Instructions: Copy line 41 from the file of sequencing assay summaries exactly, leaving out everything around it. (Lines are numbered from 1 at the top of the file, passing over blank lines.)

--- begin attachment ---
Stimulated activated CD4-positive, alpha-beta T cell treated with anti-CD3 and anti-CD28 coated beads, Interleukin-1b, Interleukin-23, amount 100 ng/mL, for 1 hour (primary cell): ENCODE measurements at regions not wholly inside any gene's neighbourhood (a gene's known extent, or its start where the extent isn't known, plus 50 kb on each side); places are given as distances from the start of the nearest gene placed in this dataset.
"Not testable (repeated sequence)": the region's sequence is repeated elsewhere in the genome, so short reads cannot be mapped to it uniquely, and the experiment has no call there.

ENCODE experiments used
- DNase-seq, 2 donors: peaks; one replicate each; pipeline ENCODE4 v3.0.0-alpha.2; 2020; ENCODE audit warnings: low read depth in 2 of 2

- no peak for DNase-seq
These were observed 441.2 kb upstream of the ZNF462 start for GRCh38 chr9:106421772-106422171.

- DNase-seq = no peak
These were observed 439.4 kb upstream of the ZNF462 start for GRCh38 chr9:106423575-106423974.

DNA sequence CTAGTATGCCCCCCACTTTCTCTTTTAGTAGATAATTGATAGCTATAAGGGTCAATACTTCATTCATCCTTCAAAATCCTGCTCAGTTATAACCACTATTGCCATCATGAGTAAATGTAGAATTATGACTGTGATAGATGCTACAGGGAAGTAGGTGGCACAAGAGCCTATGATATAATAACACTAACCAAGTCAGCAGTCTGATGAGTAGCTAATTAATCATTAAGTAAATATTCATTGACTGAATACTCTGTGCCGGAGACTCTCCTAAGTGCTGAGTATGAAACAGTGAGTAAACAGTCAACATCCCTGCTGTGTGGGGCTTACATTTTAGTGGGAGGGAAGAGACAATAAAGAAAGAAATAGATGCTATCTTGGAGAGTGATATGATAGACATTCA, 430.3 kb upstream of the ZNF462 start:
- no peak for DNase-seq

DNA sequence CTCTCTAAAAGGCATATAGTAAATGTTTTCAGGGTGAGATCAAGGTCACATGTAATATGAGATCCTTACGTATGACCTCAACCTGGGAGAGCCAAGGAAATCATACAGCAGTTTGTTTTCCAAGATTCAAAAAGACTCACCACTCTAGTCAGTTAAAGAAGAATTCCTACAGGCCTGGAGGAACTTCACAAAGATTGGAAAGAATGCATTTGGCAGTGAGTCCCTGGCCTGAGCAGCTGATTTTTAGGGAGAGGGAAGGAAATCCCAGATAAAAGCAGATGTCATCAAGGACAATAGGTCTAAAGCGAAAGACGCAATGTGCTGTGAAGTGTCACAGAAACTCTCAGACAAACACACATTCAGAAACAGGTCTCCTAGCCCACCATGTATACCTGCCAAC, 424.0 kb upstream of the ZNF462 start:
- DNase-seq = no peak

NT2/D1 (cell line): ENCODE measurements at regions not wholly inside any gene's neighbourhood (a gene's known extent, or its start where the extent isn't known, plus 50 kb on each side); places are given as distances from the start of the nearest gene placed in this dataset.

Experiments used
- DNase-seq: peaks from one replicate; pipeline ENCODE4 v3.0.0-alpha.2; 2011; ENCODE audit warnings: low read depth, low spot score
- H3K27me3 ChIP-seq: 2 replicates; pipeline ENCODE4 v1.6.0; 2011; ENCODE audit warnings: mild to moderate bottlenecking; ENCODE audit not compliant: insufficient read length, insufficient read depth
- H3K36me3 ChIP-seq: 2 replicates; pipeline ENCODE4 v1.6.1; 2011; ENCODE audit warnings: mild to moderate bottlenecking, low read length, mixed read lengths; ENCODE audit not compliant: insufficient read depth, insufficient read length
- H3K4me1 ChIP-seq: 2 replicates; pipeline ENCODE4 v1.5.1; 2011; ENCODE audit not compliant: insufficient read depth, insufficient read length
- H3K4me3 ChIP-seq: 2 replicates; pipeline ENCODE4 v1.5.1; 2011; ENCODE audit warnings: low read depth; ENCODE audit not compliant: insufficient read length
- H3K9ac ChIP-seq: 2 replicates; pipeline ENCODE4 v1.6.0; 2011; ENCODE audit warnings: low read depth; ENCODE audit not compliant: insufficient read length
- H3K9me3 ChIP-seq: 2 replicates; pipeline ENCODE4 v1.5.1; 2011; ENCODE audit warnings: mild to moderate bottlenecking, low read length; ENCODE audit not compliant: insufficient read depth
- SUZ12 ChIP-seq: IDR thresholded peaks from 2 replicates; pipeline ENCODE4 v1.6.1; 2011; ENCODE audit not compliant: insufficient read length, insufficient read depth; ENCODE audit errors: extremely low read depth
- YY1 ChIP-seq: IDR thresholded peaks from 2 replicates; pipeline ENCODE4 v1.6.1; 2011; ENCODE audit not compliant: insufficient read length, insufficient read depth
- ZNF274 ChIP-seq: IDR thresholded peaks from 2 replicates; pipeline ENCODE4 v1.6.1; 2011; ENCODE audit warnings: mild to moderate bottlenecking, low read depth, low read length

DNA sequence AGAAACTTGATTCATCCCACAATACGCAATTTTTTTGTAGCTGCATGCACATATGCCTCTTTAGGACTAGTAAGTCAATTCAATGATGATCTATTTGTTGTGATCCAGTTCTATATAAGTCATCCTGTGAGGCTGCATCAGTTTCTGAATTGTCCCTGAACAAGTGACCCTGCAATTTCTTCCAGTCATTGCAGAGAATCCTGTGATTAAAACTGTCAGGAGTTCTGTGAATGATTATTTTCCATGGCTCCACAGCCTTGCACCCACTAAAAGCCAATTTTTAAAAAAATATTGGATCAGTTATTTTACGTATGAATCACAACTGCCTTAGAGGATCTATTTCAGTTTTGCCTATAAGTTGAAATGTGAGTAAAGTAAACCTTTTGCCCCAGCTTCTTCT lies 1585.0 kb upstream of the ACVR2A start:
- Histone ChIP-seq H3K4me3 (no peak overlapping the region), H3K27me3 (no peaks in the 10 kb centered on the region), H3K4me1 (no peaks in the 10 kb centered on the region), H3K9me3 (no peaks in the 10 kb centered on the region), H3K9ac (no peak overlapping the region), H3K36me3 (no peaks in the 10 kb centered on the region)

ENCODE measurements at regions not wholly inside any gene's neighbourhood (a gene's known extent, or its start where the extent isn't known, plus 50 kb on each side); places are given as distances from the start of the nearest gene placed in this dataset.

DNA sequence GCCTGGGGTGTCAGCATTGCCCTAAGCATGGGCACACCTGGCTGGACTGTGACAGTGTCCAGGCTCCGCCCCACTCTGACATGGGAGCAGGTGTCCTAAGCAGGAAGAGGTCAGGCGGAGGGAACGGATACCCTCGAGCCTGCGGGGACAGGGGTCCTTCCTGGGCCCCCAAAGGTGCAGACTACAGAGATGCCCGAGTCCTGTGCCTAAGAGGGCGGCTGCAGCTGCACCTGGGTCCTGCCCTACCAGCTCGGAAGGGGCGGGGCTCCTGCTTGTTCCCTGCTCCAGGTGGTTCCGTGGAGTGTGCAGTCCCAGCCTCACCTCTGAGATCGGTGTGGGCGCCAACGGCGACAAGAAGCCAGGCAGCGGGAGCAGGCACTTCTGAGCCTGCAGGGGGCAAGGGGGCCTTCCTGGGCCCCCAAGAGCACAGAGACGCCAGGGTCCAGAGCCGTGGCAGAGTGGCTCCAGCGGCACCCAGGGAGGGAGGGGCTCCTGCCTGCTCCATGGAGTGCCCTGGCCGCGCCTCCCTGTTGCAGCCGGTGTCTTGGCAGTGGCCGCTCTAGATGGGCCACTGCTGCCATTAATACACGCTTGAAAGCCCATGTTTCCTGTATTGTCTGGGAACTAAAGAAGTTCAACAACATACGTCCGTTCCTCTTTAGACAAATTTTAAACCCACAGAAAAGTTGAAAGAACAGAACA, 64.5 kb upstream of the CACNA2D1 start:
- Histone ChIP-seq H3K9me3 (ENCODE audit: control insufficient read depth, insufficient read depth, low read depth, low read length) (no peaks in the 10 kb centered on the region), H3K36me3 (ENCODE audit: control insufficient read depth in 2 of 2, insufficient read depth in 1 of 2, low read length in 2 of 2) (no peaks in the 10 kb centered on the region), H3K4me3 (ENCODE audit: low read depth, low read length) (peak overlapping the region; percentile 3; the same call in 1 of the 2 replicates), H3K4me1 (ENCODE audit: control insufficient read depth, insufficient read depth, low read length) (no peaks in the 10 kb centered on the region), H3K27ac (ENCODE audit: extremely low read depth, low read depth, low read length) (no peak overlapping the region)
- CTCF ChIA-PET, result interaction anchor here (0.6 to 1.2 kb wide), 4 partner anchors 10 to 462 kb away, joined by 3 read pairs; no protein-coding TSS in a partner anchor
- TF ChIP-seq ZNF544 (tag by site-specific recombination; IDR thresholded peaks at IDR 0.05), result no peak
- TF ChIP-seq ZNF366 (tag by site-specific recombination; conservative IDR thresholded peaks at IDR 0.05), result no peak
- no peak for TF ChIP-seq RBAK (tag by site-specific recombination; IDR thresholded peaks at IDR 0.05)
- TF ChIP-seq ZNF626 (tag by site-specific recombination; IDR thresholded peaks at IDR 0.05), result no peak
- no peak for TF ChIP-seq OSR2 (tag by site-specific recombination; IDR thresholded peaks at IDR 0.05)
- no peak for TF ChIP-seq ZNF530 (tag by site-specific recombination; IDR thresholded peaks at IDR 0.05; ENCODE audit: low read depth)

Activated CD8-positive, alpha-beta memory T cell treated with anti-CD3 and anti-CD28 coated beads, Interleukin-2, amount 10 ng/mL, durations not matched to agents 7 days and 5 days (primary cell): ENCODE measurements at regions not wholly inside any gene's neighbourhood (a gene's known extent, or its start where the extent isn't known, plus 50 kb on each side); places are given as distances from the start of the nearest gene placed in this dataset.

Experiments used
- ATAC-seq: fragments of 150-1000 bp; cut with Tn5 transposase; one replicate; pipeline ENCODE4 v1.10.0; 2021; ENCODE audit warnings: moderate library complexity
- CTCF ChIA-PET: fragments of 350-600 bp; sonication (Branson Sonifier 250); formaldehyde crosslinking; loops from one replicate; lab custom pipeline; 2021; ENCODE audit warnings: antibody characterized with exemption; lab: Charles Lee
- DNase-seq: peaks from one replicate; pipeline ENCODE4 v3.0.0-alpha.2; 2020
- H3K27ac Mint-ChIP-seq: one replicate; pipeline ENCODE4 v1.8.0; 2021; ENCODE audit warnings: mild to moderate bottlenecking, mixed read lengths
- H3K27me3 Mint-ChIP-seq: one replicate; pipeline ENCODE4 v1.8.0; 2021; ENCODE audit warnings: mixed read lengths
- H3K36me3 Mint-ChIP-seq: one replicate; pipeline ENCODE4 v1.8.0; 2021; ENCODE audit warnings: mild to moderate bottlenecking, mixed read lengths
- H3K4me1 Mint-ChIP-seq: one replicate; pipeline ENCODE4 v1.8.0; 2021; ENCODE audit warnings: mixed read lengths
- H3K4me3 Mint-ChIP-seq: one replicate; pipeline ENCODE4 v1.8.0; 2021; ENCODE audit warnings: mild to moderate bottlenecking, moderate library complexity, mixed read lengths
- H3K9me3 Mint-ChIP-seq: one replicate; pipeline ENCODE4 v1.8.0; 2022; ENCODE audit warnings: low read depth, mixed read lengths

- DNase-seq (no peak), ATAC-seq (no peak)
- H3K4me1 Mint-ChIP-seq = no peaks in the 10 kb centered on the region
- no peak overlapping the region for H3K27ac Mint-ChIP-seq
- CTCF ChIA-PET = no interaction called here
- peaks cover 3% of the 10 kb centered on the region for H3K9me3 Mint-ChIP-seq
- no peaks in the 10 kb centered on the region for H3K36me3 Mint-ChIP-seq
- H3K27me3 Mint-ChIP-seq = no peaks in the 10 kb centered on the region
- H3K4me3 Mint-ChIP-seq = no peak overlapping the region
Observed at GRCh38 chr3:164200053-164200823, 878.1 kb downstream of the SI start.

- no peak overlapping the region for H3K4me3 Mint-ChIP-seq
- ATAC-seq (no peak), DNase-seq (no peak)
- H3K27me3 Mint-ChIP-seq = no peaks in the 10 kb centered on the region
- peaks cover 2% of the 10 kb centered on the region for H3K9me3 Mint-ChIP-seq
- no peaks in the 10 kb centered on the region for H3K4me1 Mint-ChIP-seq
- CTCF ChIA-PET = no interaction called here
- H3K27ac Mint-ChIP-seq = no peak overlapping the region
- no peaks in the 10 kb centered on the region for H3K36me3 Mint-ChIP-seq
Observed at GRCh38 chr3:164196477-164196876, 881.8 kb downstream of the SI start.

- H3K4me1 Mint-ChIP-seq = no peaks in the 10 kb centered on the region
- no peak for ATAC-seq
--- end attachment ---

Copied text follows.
- DNase-seq: peaks from one replicate; pipeline ENCODE4 v3.0.0-alpha.2; 2020